An unhappy marriage could quite literally break your heart, new research suggests

People in unhappy marriages could be more at risk of heart disease 

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A bad marriage really could lead to a broken heart, new research looking at how marriage quality affects cardiovascular health suggests.

A study by US researchers found older couples who are in an unhappy marriage have a higher risk of heart disease than those in a happy marriage.

A team at Michigan State University and the University of Chicago said the risk is greatest for married women aged between 70 and 80-years-old. 

The team analysed five years of data from 1,200 married men and women who participated the National Social Life, Health and Aging Project. The participants were aged between 57 and 85-years-old at the beginning of the project.

The men and women had been asked questions about the quality of their marriage and their cardiovascular health, such as whether they had experienced heart attacks, strokes or high blood pressure as part of the project.

Sociology professors Hui Lui and Linda Waite examined the relationship between marital quality and heart disease and whether any relationship varies depending on age or gender. 

Lui said negative marital quality, such as husbands and wives being overly critical or demanding, had a bigger effect on heart health than positive marital quality, such as spouses being supportive.

“In other words,” the research said, “a bad marriage is more harmful to your heart health than a good marriage is beneficial.”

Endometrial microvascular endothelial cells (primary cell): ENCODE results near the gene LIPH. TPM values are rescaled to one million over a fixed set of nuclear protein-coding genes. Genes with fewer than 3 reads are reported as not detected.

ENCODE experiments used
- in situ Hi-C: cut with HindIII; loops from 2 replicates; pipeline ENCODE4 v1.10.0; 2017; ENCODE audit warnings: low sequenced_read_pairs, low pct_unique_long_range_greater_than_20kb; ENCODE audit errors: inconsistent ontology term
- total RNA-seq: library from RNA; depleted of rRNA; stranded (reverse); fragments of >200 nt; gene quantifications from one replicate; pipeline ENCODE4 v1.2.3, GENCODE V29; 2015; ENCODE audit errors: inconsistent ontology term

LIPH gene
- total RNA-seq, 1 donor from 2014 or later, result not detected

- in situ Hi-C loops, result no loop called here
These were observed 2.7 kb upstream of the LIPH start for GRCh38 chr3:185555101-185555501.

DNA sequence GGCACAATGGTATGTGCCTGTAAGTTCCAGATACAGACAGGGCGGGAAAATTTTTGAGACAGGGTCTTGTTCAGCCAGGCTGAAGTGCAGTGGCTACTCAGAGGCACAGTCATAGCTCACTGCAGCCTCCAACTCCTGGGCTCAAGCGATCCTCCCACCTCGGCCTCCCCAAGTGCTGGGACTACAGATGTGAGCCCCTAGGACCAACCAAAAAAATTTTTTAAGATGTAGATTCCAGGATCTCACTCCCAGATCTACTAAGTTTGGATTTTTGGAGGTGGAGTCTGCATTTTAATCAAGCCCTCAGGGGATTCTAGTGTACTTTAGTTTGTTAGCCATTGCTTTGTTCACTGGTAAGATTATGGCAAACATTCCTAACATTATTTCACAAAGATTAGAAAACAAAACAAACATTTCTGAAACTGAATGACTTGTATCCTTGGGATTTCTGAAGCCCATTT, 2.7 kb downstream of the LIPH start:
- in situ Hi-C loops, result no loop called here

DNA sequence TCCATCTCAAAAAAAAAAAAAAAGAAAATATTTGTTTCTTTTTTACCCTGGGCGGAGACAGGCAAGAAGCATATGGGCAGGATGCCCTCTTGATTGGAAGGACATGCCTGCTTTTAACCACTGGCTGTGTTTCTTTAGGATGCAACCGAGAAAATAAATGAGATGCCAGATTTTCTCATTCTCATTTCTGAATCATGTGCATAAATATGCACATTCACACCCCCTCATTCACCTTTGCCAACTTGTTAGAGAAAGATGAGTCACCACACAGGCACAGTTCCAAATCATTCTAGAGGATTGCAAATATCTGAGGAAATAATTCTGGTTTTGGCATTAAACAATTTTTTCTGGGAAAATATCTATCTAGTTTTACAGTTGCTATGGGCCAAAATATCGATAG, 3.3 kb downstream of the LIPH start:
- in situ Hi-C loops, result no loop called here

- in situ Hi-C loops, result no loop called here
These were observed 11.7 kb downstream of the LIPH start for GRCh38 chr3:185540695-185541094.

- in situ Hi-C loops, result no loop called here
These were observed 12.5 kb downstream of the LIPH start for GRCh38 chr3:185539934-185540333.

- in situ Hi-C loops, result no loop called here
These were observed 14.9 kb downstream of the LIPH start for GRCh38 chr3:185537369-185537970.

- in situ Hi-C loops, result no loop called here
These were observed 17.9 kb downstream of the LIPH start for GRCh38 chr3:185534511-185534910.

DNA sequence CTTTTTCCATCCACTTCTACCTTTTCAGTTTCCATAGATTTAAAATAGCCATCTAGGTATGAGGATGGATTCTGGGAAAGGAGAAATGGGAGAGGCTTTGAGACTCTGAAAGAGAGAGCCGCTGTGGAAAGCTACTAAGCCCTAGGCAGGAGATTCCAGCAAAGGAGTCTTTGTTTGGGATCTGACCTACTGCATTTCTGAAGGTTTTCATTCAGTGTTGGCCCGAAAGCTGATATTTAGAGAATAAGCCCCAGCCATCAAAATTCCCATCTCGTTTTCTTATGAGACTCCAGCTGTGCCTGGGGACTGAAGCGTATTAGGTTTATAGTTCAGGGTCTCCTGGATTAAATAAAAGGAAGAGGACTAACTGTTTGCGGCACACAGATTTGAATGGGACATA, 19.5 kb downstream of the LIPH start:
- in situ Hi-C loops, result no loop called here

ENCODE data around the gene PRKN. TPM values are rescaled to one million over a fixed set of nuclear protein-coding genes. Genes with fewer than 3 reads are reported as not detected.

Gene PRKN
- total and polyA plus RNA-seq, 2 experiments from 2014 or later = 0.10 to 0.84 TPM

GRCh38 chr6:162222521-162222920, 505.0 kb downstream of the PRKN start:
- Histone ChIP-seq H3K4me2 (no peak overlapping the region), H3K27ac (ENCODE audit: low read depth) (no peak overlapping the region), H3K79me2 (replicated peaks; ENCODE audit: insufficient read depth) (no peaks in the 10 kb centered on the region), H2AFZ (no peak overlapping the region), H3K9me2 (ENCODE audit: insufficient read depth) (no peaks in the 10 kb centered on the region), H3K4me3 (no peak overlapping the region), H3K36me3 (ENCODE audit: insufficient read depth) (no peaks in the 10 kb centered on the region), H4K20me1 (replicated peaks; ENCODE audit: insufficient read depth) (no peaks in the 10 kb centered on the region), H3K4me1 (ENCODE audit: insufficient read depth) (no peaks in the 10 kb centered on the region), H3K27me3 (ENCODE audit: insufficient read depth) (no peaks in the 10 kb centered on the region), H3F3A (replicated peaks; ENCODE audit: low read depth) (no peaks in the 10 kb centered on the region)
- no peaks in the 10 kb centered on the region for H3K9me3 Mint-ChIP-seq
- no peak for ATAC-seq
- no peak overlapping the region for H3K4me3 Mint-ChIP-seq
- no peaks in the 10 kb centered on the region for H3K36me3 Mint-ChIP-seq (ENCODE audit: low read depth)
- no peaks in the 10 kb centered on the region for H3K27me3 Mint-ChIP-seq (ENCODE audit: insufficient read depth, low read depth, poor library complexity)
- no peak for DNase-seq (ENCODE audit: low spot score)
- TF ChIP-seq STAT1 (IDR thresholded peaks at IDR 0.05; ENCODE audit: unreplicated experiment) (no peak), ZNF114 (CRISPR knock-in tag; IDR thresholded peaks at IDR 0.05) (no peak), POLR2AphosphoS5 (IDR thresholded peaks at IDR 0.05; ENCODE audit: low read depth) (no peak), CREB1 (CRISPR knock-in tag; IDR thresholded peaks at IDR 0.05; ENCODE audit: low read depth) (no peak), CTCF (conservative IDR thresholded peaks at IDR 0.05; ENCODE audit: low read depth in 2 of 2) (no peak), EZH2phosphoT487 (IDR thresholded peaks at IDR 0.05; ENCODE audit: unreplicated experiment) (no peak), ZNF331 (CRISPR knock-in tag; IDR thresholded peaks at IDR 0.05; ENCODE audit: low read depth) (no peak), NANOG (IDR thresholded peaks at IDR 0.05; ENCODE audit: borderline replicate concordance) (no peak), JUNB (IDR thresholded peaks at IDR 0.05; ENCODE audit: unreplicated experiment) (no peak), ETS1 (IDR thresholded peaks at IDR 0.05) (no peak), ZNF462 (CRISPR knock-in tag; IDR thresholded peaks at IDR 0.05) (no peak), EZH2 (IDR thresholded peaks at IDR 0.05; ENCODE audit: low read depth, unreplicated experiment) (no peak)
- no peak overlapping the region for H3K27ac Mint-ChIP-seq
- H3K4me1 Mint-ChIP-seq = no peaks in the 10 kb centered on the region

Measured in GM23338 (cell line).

The effect marital quality has on heart health becomes much stronger with age. The team found the stress resulting from a bad marriage may stimulate more, and more intense, cardiovascular responses of the increasing frailty and declining immune function that develops in old age.

Lui said marriage quality had a bigger impact on women’s heart health, which may be because women tend to “internalize negative feelings”, making them more likely to be depressed.

“Marriage counselling is focused largely on younger couples,” said Lui. “But these results show that marital quality is just as important at older ages, even when the couple has been married 40 or 50 years.”

The study ‘Bad marriage, broken heart? Age and gender differences in the link between marital quality and cardiovascular risks among older adults’ is published in the Journal of Health and Social Behaviour.